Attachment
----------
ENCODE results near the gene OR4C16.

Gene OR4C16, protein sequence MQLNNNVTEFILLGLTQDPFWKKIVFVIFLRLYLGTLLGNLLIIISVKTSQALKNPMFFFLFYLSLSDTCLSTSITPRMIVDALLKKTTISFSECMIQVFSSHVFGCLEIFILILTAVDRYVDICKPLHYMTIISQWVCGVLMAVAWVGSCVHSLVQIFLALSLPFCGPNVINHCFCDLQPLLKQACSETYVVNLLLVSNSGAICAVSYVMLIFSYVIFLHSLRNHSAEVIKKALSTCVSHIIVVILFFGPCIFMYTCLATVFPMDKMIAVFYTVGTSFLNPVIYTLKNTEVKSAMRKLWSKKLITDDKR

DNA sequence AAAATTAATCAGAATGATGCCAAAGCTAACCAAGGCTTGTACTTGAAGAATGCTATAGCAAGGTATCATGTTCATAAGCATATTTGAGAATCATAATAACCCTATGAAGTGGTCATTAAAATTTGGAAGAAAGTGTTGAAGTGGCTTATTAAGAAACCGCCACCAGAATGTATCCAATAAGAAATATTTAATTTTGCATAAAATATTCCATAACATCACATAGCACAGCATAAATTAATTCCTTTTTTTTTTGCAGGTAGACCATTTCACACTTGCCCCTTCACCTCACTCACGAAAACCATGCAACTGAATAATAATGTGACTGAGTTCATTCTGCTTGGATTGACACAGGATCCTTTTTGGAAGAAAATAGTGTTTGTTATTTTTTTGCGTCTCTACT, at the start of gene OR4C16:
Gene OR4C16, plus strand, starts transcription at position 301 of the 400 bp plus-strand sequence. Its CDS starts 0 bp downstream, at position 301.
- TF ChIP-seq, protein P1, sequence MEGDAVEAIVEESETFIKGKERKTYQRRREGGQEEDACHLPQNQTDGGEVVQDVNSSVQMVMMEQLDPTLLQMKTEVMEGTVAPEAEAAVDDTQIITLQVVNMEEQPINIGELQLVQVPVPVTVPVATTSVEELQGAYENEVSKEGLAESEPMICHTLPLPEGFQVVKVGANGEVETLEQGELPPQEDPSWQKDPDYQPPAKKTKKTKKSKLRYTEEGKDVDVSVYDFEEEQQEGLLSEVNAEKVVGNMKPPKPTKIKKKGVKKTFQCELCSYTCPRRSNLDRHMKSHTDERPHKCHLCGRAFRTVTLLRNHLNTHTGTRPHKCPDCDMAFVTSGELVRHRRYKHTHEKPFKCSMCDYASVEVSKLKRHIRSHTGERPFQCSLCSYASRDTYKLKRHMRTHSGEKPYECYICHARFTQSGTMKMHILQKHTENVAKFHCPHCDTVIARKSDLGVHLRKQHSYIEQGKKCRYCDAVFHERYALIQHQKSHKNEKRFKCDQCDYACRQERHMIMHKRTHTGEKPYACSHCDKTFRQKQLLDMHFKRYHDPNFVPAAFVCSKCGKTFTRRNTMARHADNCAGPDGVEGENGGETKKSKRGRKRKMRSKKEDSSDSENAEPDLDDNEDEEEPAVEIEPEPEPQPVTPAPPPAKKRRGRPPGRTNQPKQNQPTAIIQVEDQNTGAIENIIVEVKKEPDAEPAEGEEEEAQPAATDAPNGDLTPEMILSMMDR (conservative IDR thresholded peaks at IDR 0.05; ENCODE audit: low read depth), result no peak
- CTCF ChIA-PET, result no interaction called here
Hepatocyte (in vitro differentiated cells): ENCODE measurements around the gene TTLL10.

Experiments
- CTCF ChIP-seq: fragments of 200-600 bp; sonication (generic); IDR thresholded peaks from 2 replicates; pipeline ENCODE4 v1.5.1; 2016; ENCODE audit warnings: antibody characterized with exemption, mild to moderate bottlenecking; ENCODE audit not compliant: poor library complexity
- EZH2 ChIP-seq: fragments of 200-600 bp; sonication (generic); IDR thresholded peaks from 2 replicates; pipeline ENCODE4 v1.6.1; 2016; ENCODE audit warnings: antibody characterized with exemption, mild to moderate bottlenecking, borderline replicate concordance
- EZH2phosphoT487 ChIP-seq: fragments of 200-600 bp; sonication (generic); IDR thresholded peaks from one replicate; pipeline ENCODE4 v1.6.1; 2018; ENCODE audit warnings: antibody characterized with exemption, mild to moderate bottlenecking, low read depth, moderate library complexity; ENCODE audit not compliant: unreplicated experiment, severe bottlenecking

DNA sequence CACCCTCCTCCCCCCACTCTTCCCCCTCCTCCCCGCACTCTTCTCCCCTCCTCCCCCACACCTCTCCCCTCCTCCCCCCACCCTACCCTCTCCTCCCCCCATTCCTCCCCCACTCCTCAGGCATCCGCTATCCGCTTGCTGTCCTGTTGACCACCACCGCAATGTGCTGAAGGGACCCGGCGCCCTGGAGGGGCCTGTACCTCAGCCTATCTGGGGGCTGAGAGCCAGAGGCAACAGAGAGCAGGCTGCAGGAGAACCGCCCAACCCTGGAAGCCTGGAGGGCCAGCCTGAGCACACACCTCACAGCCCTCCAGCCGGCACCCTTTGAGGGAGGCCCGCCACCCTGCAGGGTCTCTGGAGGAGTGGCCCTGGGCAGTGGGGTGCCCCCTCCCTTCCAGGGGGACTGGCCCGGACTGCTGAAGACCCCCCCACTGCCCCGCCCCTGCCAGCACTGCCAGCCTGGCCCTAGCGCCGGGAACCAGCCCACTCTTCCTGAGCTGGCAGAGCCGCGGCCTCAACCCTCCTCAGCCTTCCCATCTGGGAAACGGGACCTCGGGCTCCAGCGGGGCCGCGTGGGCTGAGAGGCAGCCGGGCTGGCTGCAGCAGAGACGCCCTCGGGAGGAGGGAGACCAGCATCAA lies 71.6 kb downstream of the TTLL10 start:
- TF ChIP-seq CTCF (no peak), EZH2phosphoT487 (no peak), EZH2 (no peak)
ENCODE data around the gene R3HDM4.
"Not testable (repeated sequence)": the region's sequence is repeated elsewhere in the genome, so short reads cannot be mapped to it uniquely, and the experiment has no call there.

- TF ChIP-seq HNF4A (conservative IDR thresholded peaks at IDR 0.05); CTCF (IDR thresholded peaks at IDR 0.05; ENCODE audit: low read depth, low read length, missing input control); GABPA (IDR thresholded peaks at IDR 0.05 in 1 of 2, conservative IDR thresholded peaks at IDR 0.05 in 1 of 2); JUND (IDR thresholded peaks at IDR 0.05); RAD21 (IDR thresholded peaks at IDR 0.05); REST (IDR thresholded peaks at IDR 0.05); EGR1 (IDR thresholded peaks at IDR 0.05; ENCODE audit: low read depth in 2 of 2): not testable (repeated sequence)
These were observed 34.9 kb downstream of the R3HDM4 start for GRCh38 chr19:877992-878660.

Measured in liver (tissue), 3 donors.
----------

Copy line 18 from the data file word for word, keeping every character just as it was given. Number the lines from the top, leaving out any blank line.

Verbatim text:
Measured in liver (tissue), 3 donors.